A Minnesota newspaper that endorsed Norm Coleman for Senate is calling on state officials to ignore the former Senator's call to overturn the election results on the basis of objectionable tallies.
New Ulm Journal editorialized on Thursday that, absent "proof of voter fraud or systemic unfairness," the court system in Minnesota "should ignore the call to overturn the election."
In penning the piece, the paper -- which supported the former Senator during the campaign -- became one of a series of news outlets to weigh in critically on Coleman's late-in-the-recount plea. WCCO's Esme Murphy declared that "there is no smoking gun to show that Coleman was robbed." Lori Sturdevant of the Minneapolis Star Tribune, wrote that Coleman's "suggestion that 'the court is going to have to reflect'" on an election do-over, is just another of his "many legally fanciful ideas." And the Minneapolis City Pages ran the headline: "Coleman suggests an election redo, state cringes."
The growing frustration is owed to a variety of factors. For starters, voters aren't being properly or proportionately represented in Washington D.C. And the lack of a U.S. Senator -- regardless of political party -- has drawn the concern of a host of officials. More technically, the recount process in Minnesota has, despite its flaws, been remarkably comprehensive -- a level of detail likely to be unmatched in any re-do election.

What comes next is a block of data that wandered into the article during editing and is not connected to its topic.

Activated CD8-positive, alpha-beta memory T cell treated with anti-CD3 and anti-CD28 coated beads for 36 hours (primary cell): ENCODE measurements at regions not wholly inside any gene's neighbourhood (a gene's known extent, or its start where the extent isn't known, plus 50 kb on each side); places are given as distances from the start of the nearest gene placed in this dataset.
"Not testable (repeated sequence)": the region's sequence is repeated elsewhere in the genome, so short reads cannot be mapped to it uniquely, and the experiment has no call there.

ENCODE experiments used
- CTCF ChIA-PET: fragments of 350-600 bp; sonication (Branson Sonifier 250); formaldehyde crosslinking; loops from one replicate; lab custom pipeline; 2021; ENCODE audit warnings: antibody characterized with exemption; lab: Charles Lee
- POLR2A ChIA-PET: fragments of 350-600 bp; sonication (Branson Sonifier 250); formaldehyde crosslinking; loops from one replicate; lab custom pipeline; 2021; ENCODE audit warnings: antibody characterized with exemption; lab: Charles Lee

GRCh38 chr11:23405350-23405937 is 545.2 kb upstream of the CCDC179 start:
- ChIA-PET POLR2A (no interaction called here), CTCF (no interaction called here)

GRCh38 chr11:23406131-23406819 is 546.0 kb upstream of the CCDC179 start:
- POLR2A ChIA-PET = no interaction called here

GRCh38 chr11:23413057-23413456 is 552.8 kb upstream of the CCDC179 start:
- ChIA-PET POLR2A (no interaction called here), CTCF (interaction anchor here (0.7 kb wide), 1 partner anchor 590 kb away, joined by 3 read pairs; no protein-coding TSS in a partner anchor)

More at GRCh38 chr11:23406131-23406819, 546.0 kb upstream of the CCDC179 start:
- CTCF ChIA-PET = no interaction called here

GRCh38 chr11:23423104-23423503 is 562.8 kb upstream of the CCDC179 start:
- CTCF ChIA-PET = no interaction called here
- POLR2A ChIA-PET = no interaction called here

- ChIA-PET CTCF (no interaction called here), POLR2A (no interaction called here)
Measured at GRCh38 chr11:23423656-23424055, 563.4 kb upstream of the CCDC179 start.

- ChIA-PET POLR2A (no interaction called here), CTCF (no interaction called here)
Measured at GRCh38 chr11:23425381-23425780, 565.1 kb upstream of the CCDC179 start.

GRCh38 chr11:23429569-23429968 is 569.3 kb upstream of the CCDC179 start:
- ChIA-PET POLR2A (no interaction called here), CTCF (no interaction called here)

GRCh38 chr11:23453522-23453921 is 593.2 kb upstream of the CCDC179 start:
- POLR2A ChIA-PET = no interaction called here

"The whole process -- now absurdly lengthy -- was designed to assure accuracy in the tally," said Tom Gerety, a legal professor at New York University and former president of Trinity and Amherst College. "We all know that there is inevitable imprecision; but this is about as precise as it gets and all the statistics in the world can't argue with a certified margin of even one vote."
In strict legal terms, Coleman's options are limited. As noted in the Minnesota Post: Minnesota law contains no provision for a do-over election, hence, "a law on do-overs would either have to be enacted by the Legislature, or be created on the fly, by a judge (or group of judges)." The former Senator's venues for appeal are either to the three-judge panel overseeing the recount, the Minnesota Supreme Court; or the U.S. Supreme Court.
If all that fails, the issue could end up in the hands of the United States Senate, which could, with 41 filibustering Republicans, refuse to seat Al Franken under the current election results. This happened once before, in 1974. The Senate, after failing to settle on which candidate to seat, instructed New Hampshire to run a revote, which the state courts agreed to do. The precedent, nevertheless, does not bode well for Coleman. The margin of victory in that election, between Republican Louis Wyman and Democrat John Durkin, was as close as two votes. Durkin ended up winning the redo election.